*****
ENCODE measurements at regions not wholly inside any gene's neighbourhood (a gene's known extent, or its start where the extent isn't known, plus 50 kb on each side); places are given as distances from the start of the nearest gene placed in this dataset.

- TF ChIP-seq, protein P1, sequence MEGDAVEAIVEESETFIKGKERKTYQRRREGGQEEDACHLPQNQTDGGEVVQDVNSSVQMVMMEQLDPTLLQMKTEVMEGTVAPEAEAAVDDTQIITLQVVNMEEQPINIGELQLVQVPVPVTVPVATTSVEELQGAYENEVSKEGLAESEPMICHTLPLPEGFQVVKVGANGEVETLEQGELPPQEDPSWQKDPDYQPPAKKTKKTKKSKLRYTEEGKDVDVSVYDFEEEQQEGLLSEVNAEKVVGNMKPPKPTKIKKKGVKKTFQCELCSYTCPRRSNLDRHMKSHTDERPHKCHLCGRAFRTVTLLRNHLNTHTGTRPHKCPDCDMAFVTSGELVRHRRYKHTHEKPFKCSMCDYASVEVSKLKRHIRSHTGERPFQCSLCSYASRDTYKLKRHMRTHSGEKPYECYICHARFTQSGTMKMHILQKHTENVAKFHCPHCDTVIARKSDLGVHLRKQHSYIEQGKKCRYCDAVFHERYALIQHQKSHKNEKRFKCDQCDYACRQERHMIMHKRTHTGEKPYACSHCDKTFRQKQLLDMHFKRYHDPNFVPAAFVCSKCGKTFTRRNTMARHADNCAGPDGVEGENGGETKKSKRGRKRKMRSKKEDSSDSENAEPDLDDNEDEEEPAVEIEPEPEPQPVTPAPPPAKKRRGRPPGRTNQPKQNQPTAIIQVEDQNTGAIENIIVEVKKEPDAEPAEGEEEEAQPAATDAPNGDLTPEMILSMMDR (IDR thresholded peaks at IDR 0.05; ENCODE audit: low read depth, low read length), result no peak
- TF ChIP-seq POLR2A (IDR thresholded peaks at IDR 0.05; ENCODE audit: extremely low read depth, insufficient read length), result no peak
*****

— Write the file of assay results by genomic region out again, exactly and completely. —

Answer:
ENCODE measurements at regions not wholly inside any gene's neighbourhood (a gene's known extent, or its start where the extent isn't known, plus 50 kb on each side); places are given as distances from the start of the nearest gene placed in this dataset.

- TF ChIP-seq, protein P1, sequence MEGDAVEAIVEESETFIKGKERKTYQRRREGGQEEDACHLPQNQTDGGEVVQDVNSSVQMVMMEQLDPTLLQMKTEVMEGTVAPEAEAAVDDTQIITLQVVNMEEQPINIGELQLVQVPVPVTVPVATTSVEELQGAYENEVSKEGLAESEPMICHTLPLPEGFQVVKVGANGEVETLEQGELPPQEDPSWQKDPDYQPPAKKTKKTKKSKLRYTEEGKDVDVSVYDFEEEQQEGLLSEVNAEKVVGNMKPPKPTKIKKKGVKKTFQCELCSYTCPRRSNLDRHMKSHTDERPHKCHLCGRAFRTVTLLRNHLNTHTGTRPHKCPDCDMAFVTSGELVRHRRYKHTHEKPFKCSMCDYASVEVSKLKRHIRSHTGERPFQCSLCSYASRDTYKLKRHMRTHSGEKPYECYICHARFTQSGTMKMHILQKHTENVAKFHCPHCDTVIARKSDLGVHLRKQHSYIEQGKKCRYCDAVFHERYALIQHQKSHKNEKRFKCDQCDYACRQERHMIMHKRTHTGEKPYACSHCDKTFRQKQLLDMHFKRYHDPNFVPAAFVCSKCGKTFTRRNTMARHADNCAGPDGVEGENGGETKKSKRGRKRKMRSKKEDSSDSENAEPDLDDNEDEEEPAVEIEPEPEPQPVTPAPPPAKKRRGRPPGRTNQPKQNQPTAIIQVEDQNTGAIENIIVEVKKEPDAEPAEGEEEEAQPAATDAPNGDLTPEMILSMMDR (IDR thresholded peaks at IDR 0.05; ENCODE audit: low read depth, low read length), result no peak
- TF ChIP-seq POLR2A (IDR thresholded peaks at IDR 0.05; ENCODE audit: extremely low read depth, insufficient read length), result no peak